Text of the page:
The heart chakra, or Anahata, is often mentioned in yoga and we are often asked to open the heart, but what does this actually mean and how can we go about it? The heart chakra is the fourth chakra in the seven chakra system. Is is a mid-point and cross-roads that integrates the worldly experiences of the lower chakras with the more rarefied spiritual experiences of the higher chakras. We can use self-acceptance, love and compassion to release any feelings of doubt or defectiveness that we may have accumulated from old emotional and relationship patterns from our past. Through this integration we are able to open ourselves up to both joy and sorrow so that we are not closed off from any emotion within the heart's realm of experience.
The word Anahata translates as "un-struck" which refers to a musical instrument that plays subtle beautiful notes without being touched and to a heart that is un-afflicted by resentment or sorrow. Imagine what it would be like to live as if you had never known disappointment, rejection or hurt? This week it is our goal to bring this openness into our experience through gentle movement which creates physical space in the chest and shoulders; to bring conscious breathing into this area to help to clear stagnant energy which will ultimately help to release old emotional burdens.
Supported Heart Opener
Set up two bolsters perpendicular to mat with folded blanket on the one toward the back of the mat. Sit on folded blanket or on floor facing away from bolsters. Lie back so that shoulder blades and upper back are supported by shorted bolster and the head and neck are supported by the taller bolster. The upper line of the shoulders and arms should fall in between the bolsters. If the elbows to not readily reach the floor, support with more folded blankets. Either straighten legs out to floor or rest knees over bolster.
Therapeutics: Opens heart and releases tension across chest, shoulders and neck
Cross the left wrist in front of the right and interlace the thumbs together, splay the other fingers over the upper chest.
Benefits: Balances the right and left sides of the body, creates a sense of freedom
Practice Tips: Use when you feel stuck in your life or emotions
Contraindications: High blood pressure use caution and monitor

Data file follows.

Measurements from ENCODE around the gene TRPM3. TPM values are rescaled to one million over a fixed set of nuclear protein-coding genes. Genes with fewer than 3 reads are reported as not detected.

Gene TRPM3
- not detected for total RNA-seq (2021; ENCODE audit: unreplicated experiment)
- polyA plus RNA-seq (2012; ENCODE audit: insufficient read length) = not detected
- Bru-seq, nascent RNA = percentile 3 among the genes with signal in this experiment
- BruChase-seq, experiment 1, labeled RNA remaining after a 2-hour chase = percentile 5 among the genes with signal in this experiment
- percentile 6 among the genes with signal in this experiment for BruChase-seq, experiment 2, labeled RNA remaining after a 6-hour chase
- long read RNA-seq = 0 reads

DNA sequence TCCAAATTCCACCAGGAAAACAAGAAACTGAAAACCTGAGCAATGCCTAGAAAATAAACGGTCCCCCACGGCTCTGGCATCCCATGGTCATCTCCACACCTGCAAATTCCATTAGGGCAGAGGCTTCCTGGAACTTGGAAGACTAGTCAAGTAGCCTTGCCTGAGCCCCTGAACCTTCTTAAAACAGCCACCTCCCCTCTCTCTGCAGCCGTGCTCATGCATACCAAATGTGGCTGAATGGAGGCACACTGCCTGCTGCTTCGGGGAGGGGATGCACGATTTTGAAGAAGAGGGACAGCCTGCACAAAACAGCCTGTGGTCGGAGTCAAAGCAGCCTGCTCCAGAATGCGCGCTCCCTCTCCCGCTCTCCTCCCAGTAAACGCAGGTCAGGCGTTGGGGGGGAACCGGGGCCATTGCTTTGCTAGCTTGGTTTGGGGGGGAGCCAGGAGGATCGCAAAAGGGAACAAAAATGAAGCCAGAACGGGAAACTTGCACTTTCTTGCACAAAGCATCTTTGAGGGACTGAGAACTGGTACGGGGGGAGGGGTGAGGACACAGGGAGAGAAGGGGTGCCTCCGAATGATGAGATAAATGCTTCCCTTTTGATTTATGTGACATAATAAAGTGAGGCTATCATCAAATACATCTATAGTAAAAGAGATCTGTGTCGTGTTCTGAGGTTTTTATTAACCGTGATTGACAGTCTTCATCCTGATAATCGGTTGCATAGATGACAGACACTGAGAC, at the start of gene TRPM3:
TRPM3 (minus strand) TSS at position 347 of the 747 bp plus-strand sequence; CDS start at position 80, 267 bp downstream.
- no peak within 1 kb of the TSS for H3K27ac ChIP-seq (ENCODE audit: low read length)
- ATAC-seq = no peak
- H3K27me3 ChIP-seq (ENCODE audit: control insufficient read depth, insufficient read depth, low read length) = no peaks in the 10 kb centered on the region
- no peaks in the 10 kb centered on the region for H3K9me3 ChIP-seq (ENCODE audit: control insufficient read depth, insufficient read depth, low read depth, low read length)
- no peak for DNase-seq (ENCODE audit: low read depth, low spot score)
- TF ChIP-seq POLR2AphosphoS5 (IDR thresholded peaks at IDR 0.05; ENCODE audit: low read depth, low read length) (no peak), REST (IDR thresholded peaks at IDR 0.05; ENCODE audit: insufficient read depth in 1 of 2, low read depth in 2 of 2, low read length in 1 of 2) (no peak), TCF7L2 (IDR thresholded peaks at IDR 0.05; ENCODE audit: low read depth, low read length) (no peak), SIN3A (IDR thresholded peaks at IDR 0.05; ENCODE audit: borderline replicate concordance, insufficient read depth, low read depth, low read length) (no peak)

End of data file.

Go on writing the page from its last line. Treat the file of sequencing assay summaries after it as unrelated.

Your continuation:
Balasana to Bhujangasana (Child's Pose to Cobra Pose)
Begin in Balasana with the arms overhead on the floor. Inhale keep hands where they are and move torso through arms to come into a backbend with pelvis pressing towards floor. Exhale return to Balasana.
Repeat 5-10 times with the breath.
Therapeutics: Alternately stretches and strengthens front and back of body.
Clasp fingers and open palms toward heart; point thumbs upwards. Hold a few inches away from the chest.
Benefits: Builds confidence, security, opens the heart very gently
Practice Tips: Use when frightened or anxious
Lay on belly with legs together and toes pointed back. Bring forearms to floor with elbows aligned under shoulders and forearms parallel to each other, palms facing down. Lift sternum forward and up through crown of head. If lower back feels vulnerable, engage belly away from floor. Hold 5-10 breaths and release chest to floor with hands under forehead.
Therapeutics: Stretches front of body, creates space between vertebrae
Adho Mukha Svanasana (Downward Facing Dog)
Begin on all fours with hands slightly forward of shoulders. Turn toes under and lift knees off floor. Keep shoulders wide and palms flat, press thighs and sit bones back, scooping belly in.
Hold 1-3 minutes, release into Child's Pose.
Therapeutics: Strengthens arms and shoulders, stretches back of torso and legs
Virabhadrasana I (Warrior I)
Begin standing in Tadasana. Step left leg back about three feet keeping feet hips width apart. Keep right toes turned forward and left foot turned slightly out. Turn hips gently towards front foot and balance weight on both feet. Inhale arms overhead. Exhale and bend right knee. Draw belly up and release tail bone towards floor.
Hold 5-10 breaths then release and change sides.
Therapeutics: Opens front body and psoas, strengthens legs, improves balance
Supta Balasana (Supported Child's Pose)
Kneel straddling a long bolster. Place a second bolster over first with end of bolster in front of your low abdomen. A third bolster can go under the far end of the second bolster or use a folded blanket or block to support under it. Extend front of body over second bolster and rest forehead on backs of hands. Rest up to 5 minutes.
Therapeutics: Creates a calm, grounded space to get away from the demands of daily life
Home Practice Blog
I attend Cheryl's class regularly and feel that my practice has improved immensely over the past few years due to her expert coaching. Her teaching style is clear and compassionate and her previous experience in teaching adults is evident in her organized approach and easy to understand instructions. I also appreciate that Cheryl not only teaches us about how to correctly position ourselves, but also touches on many aspects of yoga philosophy, which in turn has deepened my personal practice and heightened my awareness of the connection between mind and body, breath and relaxation.